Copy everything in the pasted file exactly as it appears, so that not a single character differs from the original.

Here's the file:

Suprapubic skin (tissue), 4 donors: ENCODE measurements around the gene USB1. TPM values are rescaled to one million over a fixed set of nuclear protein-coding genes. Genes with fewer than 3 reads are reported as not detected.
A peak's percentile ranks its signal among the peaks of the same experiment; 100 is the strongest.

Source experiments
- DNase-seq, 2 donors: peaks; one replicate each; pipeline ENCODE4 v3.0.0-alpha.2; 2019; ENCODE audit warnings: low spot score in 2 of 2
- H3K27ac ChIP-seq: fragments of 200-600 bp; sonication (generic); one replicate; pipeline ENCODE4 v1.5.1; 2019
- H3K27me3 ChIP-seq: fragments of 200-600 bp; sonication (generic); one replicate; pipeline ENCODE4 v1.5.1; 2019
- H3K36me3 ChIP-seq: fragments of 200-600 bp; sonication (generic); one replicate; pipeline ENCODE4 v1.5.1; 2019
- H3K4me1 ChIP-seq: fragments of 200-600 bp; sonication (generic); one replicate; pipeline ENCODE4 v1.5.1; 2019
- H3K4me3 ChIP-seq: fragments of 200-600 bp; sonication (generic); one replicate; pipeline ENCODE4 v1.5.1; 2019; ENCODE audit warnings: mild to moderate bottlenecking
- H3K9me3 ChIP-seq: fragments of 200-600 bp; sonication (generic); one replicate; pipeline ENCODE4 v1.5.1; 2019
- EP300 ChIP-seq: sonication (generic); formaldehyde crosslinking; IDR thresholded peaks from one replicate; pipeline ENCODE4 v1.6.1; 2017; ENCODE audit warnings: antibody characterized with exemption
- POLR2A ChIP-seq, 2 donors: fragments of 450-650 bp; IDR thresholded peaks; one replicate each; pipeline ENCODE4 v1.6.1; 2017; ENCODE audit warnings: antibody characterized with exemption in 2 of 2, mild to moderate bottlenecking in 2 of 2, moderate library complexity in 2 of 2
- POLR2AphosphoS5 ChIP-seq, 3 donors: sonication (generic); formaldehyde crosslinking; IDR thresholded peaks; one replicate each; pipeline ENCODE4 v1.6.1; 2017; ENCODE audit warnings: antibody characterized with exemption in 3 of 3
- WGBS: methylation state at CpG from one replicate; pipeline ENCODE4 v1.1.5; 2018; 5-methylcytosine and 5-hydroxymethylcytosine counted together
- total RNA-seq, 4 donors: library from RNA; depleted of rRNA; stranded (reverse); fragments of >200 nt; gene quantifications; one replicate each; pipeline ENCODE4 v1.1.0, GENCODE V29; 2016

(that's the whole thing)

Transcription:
Suprapubic skin (tissue), 4 donors: ENCODE measurements around the gene USB1. TPM values are rescaled to one million over a fixed set of nuclear protein-coding genes. Genes with fewer than 3 reads are reported as not detected.
A peak's percentile ranks its signal among the peaks of the same experiment; 100 is the strongest.

Source experiments
- DNase-seq, 2 donors: peaks; one replicate each; pipeline ENCODE4 v3.0.0-alpha.2; 2019; ENCODE audit warnings: low spot score in 2 of 2
- H3K27ac ChIP-seq: fragments of 200-600 bp; sonication (generic); one replicate; pipeline ENCODE4 v1.5.1; 2019
- H3K27me3 ChIP-seq: fragments of 200-600 bp; sonication (generic); one replicate; pipeline ENCODE4 v1.5.1; 2019
- H3K36me3 ChIP-seq: fragments of 200-600 bp; sonication (generic); one replicate; pipeline ENCODE4 v1.5.1; 2019
- H3K4me1 ChIP-seq: fragments of 200-600 bp; sonication (generic); one replicate; pipeline ENCODE4 v1.5.1; 2019
- H3K4me3 ChIP-seq: fragments of 200-600 bp; sonication (generic); one replicate; pipeline ENCODE4 v1.5.1; 2019; ENCODE audit warnings: mild to moderate bottlenecking
- H3K9me3 ChIP-seq: fragments of 200-600 bp; sonication (generic); one replicate; pipeline ENCODE4 v1.5.1; 2019
- EP300 ChIP-seq: sonication (generic); formaldehyde crosslinking; IDR thresholded peaks from one replicate; pipeline ENCODE4 v1.6.1; 2017; ENCODE audit warnings: antibody characterized with exemption
- POLR2A ChIP-seq, 2 donors: fragments of 450-650 bp; IDR thresholded peaks; one replicate each; pipeline ENCODE4 v1.6.1; 2017; ENCODE audit warnings: antibody characterized with exemption in 2 of 2, mild to moderate bottlenecking in 2 of 2, moderate library complexity in 2 of 2
- POLR2AphosphoS5 ChIP-seq, 3 donors: sonication (generic); formaldehyde crosslinking; IDR thresholded peaks; one replicate each; pipeline ENCODE4 v1.6.1; 2017; ENCODE audit warnings: antibody characterized with exemption in 3 of 3
- WGBS: methylation state at CpG from one replicate; pipeline ENCODE4 v1.1.5; 2018; 5-methylcytosine and 5-hydroxymethylcytosine counted together
- total RNA-seq, 4 donors: library from RNA; depleted of rRNA; stranded (reverse); fragments of >200 nt; gene quantifications; one replicate each; pipeline ENCODE4 v1.1.0, GENCODE V29; 2016